Sixty-eight firearms and 122 accessories were handed in by 42 firearm owners in Waipu on July 17, while in Maungaturoto, 38 firearms and 39 accessories were collected on July 18.
Northland police inspector Chris McLellan said police were pleased with what were the first rural firearm buyback events in the country.
“People came from across a number of different areas to surrender their firearms and wanted to take the opportunity to do the right thing,” he says.
Another buyback event is planned at Waipu Rugby Club from 3pm to 7pm on August 28 and at the Wellsford Community Centre on September 29 from 10am to 2pm.
Meanwhile, a 25-year-old man in Coatesville has been arrested and charged after allegedly making a false statement to Police about his prohibited firearms being stolen.
The man claimed his garage had been broken into and offenders had gained access to his gun safe, stealing two firearms – a 9mm pistol and a rifle.
Police carried out a scene examination and after speaking with the man further, he allegedly admitted to hiding the firearms.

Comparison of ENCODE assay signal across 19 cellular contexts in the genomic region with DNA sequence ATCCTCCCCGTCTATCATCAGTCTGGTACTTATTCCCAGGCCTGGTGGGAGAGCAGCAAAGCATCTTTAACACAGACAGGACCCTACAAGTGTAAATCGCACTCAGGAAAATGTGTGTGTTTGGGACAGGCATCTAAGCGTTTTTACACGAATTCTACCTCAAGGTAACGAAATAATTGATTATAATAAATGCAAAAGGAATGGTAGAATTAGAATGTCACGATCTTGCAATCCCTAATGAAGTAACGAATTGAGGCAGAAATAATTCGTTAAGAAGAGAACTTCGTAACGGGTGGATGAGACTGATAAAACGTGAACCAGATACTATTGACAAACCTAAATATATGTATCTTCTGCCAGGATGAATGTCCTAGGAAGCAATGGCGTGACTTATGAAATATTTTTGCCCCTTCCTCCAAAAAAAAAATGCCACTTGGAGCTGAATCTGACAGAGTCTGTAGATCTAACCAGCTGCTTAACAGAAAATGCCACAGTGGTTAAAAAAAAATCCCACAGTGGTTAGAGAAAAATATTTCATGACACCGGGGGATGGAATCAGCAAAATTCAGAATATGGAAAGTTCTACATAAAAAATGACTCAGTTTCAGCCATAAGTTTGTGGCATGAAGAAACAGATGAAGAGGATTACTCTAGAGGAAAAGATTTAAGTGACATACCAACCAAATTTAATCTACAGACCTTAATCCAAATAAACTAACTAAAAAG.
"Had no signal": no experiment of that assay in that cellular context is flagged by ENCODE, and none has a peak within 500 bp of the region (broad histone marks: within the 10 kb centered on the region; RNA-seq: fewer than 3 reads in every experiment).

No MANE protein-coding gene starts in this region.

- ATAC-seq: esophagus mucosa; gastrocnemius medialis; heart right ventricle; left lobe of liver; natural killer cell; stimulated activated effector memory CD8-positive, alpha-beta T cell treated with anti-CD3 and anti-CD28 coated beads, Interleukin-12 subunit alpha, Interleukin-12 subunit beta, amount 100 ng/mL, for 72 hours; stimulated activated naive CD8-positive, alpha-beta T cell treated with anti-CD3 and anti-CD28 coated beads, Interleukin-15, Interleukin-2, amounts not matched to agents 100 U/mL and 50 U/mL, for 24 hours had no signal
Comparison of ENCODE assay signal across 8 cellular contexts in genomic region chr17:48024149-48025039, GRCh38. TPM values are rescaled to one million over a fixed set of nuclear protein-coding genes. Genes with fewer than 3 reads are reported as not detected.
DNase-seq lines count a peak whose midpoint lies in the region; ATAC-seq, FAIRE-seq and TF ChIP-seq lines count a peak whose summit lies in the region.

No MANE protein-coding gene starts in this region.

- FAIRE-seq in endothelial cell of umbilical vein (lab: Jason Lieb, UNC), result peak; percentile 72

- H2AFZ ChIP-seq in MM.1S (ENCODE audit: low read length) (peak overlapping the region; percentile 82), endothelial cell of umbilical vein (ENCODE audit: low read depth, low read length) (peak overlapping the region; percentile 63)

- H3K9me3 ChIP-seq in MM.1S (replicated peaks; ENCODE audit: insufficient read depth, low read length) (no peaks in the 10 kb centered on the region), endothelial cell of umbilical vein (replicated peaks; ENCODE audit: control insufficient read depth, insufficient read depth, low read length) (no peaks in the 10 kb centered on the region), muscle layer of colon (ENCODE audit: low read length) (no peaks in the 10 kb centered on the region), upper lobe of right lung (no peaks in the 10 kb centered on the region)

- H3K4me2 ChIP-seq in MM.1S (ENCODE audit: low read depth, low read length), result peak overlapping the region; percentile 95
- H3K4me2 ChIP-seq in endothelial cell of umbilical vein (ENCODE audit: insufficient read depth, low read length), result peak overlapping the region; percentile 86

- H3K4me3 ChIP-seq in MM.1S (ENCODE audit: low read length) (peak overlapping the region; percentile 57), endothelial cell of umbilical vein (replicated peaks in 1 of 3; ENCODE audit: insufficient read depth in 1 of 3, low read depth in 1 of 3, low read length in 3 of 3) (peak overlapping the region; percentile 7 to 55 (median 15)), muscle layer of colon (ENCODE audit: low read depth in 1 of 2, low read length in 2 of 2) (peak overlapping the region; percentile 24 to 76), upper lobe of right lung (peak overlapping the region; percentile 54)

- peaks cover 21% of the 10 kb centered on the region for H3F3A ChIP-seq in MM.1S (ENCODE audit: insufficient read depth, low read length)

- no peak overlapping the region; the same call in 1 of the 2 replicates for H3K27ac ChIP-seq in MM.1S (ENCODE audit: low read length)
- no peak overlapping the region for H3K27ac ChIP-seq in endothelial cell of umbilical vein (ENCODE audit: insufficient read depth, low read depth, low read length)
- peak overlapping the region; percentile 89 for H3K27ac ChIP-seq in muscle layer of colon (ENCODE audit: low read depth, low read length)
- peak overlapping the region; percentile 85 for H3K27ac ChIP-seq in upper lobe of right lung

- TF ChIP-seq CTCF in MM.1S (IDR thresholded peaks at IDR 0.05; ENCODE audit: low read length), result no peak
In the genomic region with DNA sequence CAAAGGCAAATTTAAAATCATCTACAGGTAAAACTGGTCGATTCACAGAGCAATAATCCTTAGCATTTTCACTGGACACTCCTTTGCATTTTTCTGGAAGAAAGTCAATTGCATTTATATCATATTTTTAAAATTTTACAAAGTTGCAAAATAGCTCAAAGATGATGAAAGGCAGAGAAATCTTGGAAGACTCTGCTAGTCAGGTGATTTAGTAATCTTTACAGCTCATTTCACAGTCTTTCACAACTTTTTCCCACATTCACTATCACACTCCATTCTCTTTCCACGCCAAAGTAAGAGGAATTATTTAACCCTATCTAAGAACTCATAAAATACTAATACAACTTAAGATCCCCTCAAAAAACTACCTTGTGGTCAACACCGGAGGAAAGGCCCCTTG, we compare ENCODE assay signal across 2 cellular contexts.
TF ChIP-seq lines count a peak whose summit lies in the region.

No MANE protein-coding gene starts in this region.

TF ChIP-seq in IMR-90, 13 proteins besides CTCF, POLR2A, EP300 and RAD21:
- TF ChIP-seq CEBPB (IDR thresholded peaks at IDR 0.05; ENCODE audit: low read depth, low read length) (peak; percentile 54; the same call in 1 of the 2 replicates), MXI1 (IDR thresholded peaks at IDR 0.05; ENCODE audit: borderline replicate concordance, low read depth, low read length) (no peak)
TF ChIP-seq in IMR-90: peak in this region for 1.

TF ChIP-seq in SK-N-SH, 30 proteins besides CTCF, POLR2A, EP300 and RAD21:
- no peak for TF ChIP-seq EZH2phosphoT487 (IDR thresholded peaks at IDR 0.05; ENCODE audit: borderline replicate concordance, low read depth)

Officers then discovered the two firearms, along with two other semi-automatic weapons, hidden in the ceiling cavity of a walk-in-wardrobe.
The man appeared in the North Shore District Court charged with making a false statement. Detective Senior Sergeant Nadene Richmond says it serves as a warning to those who try to avoid the prohibited firearms buyback and amnesty scheme.
“The overwhelming majority of firearms holders have been doing the right thing, and we acknowledge their goodwill and cooperation,” she says.
Prime Minister Jacinda Ardern announced that the Government intends to introduce a national gun register and prohibit firearm ownership for people who are not NZ citizens.
In response, Federated Farmers says it has historically opposed the compulsory registration of all firearms, based on the complexity and cost as well as “questionable safety benefits”.
“We haven’t had a firearms register in New Zealand for almost 40 years. Re-establishing one would require considerable investment, both economically and socially,” rural security spokesperson Miles Anderson says.